The objection was in this general language, without specifying either the offensive portion or the reason:
"Your Honor, may we make our objection on this and the last remarks of counsel."
If we assume that the strict letter of the language used is beyond the scope of relevant argument, it was plainly invited by the conduct of defense counsel and was retaliatory. From time to time defense counsel made these statements in his argument to the jury:
"First they come in here because they know there is big insurance money," — "Of which I don't blame them for. That's fine. The people of Globe ought to have it. I'm all for it because it gives you a little more publicity." "It's a fine thing, and in that respect I don't — but I don't like to see any of you people become the tools of an insurance agency that wants to evade the payment of their just debts.
* * * * * *
"Frankly, this is an insurance case, and there is big money involved; but let's not get an insurance case mixed up with a murder case. * * *
* * * * * *
"Let's look at the other side of the proposition. What does the insurance company have to — what do they have to lose or gain by having this man brought here? What part have they played in this case? Have you ever before in your lifetime seen displayed before you such a fabulous expenditure of money? You people know what things cost, what it costs to bring witnesses, what it costs to get the type of evidence they have, and had — ".
Defendant urges that the case of State v. White, 56 Ariz. 189, 106 P.2d 508, 510, stands for the proposition that a defendant has not waived his right to object to matters in the closing argument if a "motion for a correction of an error is made to the court in which it was committed." Defense counsel apparently interprets this to mean that as long as the issue is discussed in a motion for a new trial no objection need be presented to the trial court. We do not so interpret the White decision. The last sentence of State v. White, in speaking of a "motion for a correction of an error", means only that an objection must be lodged either during the final argument of opposing counsel or at the completion of the final argument. It does not mean that the objection may be omitted entirely and brought up in the motion for new trial. The long standing rule of this court, Blackburn v. State, 31 Ariz. 427, 254 P. 467, that any objection to remarks of counsel should be offered at the time the statements are made so that the lower court may instruct the jury to disregard the comments was not modified by State v. White.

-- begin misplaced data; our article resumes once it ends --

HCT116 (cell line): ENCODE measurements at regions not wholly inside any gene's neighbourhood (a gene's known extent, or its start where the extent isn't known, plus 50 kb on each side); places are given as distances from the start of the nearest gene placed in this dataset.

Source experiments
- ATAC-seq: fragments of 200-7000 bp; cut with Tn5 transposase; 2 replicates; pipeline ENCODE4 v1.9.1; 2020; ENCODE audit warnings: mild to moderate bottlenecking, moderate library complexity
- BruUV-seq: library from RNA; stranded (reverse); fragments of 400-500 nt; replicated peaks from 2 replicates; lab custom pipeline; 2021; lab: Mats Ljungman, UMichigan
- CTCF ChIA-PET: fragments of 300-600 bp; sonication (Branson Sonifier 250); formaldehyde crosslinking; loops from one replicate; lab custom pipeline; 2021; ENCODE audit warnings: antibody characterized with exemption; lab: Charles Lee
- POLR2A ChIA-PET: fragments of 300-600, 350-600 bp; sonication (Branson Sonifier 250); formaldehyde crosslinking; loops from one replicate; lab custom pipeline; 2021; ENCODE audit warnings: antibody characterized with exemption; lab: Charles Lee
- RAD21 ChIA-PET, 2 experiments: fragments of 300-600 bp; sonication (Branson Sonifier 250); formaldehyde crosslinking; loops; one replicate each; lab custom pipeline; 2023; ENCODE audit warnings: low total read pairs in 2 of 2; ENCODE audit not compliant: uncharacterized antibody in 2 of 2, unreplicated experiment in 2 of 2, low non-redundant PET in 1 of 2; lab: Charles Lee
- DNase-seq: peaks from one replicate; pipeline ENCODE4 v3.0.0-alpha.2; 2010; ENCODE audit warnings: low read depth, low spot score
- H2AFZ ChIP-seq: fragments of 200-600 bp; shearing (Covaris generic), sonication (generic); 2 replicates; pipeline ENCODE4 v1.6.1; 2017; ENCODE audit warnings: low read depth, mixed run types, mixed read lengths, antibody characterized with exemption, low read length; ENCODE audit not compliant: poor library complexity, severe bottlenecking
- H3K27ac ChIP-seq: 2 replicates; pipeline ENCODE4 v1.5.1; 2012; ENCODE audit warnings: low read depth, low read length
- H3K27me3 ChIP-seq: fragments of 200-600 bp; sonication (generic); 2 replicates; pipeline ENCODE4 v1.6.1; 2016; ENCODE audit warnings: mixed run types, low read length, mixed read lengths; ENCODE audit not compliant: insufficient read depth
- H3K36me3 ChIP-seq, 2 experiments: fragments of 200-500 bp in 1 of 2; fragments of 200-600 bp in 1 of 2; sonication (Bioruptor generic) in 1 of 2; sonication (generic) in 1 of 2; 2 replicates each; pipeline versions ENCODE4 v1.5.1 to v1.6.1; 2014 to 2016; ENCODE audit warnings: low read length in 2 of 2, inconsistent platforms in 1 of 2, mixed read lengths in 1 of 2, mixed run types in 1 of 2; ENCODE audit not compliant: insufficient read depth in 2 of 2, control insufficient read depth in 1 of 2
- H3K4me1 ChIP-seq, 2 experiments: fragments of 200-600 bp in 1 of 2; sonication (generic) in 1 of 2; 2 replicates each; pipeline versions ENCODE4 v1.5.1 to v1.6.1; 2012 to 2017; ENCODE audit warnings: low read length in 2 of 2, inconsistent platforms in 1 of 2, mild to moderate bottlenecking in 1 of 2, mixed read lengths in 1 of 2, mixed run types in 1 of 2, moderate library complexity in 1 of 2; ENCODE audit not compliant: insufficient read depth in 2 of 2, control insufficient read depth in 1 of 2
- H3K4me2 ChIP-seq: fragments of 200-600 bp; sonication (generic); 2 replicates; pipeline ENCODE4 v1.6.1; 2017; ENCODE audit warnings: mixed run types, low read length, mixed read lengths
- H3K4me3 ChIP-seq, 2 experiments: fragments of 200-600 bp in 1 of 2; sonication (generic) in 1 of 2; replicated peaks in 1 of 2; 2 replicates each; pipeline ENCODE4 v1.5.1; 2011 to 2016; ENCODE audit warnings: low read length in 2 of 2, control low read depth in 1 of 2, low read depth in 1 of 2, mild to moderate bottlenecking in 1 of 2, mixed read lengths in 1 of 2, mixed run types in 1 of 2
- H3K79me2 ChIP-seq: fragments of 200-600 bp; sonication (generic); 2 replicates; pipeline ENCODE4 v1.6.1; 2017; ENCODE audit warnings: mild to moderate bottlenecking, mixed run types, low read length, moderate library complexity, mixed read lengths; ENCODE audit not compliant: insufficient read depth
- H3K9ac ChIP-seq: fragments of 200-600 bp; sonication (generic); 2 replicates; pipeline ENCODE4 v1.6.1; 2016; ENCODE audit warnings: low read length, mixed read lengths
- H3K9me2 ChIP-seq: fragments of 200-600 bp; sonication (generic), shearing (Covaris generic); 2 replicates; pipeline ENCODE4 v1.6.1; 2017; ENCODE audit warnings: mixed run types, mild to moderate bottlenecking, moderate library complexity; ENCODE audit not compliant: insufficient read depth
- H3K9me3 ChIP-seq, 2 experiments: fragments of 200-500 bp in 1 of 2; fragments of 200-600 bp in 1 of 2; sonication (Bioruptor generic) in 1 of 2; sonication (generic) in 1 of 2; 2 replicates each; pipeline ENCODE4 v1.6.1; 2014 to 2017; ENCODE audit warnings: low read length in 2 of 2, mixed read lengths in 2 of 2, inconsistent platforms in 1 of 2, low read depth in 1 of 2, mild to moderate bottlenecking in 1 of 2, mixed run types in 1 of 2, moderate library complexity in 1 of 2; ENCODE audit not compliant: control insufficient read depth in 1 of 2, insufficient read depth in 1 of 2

Defendant objected to the admissibility of a stick labeled "Exhibit K", which was discovered under the hood of the rented car several days after it had been removed from the water. As stated, chemical examination of the grease found on this stick revealed that it matched samples taken from engine parts on the vehicle. The state theorized that this stick had been so placed by the defendant as to accelerate the motor. It was further argued that defendant placed the automatic transmission in a forward gear while the motor was being accelerated by the stick thereby causing the vehicle to go off the road and into the water. The stick was properly identified at the time of its discovery and a proper foundation was set prior to its admission. Although it is circumstantial evidence, the stick forms an integral part of the State's theory concerning the commission of the crime. It was properly admitted and its evidentiary weight was for jury determination. State v. Betts, 71 Ariz. 362, 227 P.2d 749 and Holder v. State, 31 Ariz. 357, 253 P. 629. Also: Lenord v. State, 15 Ariz. 137, 137 P. 412.
During the course of the trial, in an attempt to prove that the deceased could not operate a motor vehicle, a brother of deceased was asked whether he had ever seen his sister drive a car. The question was objected to in this language:
"We object to the entire line of interrogation, and not only what they intend to prove because it is incompetent in the first instance, but the manner in which they are attempting to do it by means of innuendo."
In the course of the subsequent argument to the court, counsel for defendant said:
"If he were referring to what her habits were, it would be different."
Thereafter the prosecuting attorney propounded the following question to the witness without objection:
"Q. Was it common family knowledge in your family, in the Brasse family about your sister's habit of driving? A. Yes.
"Q. Did she have a habit of driving automobiles? A. No sir."
Manifestly the question was asked without objection from counsel and at his instigation. Error may not be predicated thereon.
Subsequently a sister and daughter of deceased testified along somewhat similar lines. Only the sister's testimony will be quoted as it amply demonstrates the position of the court and counsel at the trial.
"Q. Now I will ask you whether or not among the members of her family, Frances had a reputation, that is a habit of driving an automobile?"
Counsel for defendant then objected on the ground "that the reputation of the decedent was not an issue" and that "no proper foundation is laid for that type of question", it being urged that what happened prior to September 25, 1957 and the date of the offense, would be incompetent. The County Attorney reframed the question in this fashion: